• Practice room equipment

New or used?

Good quality equipment doesn’t always necessarily mean new equipment, the goal is to get good quality equipment which can also be used. Many business owners miss out on potential savings because they believe that they have to go for brand new equipment.

This is not the case, especially when you are a start-up business, buying good quality used equipment will help you buy the equipment you need for your practice for a fraction of the cost it would have cost you to get the same thing brand new in turn, saving you a lot of money.

Click here to read more about asset finance.

Join the Samera Alliance today to save money on all the equipment, products and consumables you’ll need to build or grow your surgery.

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Leasing equipment or a vehicle will allow you to get the latest equipment or asset you need without the hefty cost of owning it outright. Leading will give you the flexibility and freedom you need. Leasing also means that any maintenance that needs to be carried out is not your responsibility. These duties lie within the leading company therefore reducing costs for the equipment further down the line.

Hire purchase

Hire purchase is a great solution for you if you need equipment that you want to keep giving you good service for years and years. Hire purchase allows you up to five years to spread the most of most of the different types of equipment your general practice surgery will need.

Tax loans

VAT and tax demands can be a huge strain on any business, especially start-ups. Tax loans can help alleviate some of this stress by allowing you to pay back what is owed at manageable monthly costs.

Vat and tax loans will spread the costs of your taxes into affordable monthly payments there ensuring that you have a surplus of cash flow in your business rather than facing cash flow difficulties due to your tax bills.

Click here to read more about tax loans.

Practice loan

A practice loan is a loan solely based on your status as a doctor and your GP service and does not require any security. This loan can provide a relatively high level of funding at very favourable interest rates. Practice loans are not only for start-ups, you can use this loan can be used for many purposes including Buy-ins, cashflow support, any refurbishments or a capital injection for your business.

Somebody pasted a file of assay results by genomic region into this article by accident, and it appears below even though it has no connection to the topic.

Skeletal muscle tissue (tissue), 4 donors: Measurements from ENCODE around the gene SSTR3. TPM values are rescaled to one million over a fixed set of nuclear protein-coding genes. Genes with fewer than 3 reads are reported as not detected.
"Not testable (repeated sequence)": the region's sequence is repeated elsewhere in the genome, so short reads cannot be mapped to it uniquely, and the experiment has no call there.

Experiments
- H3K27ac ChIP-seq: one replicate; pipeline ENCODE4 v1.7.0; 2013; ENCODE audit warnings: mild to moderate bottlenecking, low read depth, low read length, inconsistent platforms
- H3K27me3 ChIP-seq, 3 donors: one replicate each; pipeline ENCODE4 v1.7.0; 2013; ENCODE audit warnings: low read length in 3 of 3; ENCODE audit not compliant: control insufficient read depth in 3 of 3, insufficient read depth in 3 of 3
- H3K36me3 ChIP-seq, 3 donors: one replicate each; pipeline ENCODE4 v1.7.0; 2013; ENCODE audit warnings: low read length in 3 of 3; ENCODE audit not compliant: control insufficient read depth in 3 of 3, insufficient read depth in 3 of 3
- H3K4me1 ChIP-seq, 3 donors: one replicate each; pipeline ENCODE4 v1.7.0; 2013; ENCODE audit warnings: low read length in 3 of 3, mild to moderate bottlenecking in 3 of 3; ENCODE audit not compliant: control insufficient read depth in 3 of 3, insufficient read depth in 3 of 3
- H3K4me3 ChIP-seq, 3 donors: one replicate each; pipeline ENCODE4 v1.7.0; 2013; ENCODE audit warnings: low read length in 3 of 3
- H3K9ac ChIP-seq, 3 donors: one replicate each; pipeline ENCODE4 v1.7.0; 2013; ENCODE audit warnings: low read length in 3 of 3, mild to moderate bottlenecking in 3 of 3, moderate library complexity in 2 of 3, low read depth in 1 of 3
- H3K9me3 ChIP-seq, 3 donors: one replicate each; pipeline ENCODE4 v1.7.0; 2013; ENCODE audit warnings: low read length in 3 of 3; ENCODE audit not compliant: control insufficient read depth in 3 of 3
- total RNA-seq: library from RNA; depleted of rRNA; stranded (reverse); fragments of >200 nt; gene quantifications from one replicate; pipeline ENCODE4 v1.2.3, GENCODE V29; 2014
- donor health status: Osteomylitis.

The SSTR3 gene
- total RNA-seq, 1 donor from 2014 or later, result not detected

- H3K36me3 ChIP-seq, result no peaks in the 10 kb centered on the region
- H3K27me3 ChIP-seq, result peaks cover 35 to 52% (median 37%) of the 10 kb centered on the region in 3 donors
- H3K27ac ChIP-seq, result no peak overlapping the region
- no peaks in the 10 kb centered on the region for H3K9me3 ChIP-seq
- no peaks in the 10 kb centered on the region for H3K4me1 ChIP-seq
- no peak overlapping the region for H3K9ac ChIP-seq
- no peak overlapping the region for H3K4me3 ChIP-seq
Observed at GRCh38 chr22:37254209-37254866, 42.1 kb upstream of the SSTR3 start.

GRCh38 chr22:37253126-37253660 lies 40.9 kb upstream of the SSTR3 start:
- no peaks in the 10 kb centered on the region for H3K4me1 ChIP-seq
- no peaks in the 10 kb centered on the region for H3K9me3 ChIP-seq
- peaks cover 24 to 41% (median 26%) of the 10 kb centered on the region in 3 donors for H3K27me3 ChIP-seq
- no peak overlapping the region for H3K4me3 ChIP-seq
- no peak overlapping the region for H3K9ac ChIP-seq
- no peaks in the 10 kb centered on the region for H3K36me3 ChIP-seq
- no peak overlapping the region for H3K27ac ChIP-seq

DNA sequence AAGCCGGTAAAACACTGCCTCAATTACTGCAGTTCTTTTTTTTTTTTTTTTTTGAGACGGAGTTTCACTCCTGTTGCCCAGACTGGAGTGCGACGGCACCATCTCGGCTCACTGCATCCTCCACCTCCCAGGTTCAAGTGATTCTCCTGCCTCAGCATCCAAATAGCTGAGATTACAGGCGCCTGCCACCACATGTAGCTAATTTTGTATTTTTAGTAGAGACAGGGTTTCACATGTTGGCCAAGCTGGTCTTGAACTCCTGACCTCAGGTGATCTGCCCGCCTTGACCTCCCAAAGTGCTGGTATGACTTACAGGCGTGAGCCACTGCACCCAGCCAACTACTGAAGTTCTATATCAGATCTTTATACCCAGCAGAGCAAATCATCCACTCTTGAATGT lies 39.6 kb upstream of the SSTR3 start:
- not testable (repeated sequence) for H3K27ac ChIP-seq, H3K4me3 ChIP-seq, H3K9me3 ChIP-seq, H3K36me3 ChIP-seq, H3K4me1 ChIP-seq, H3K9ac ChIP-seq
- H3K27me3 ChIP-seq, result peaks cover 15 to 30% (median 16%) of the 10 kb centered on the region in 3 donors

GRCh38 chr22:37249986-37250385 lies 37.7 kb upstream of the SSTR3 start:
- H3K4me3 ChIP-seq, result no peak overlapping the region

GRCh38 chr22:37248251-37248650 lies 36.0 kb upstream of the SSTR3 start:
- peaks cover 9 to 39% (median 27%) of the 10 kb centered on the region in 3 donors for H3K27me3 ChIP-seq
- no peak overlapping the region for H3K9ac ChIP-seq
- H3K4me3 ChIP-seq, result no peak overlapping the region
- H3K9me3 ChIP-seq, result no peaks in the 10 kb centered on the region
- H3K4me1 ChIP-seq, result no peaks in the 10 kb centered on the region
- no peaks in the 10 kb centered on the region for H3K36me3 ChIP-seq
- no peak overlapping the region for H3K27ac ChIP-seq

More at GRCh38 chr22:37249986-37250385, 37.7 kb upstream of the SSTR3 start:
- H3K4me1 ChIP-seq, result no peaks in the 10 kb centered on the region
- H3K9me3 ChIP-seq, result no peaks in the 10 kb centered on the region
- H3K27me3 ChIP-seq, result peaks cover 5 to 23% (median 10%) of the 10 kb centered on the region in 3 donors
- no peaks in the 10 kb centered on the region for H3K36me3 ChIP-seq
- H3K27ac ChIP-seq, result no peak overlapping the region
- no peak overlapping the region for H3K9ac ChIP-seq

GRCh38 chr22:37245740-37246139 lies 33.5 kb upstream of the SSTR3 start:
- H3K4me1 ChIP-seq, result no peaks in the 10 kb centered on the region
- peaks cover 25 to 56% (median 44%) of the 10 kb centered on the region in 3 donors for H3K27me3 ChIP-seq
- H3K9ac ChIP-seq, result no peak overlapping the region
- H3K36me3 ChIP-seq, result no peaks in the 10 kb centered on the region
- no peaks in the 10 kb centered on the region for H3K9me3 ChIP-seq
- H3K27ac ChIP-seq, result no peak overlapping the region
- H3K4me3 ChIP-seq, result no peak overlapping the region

Working capital finance

Working capital is also known as net working capital. It is a loan that is taken to finance a company’s everyday operations. These loans are not designed to buy long term assets or investments. It is often used for specific growth projects; it is solely designed to boost the working capital available to a business.

Click here to read about a guide to working capital finance

Setting up your GP practice 


One of the first issues to be addressed by a practitioner is where the location of their private services is going to be carried out. 


There are two important sides that you should look into when looking at demographics. Firstly, you need to consider who your customers are and how important their proximity to your chosen location is. For a general practice, this is critical. You need to ensure that the local residents are affluent enough to continuously use your service. 

The demographics you have of your target market should reflect the type of residents that are located in the area you chose your business to be in. The second side is to then look at the community. If your customer base will mostly be locals, which is highly probable for a GP surgery, does a sufficient percentage of the community population match your customer profile in order to support and sustain your business?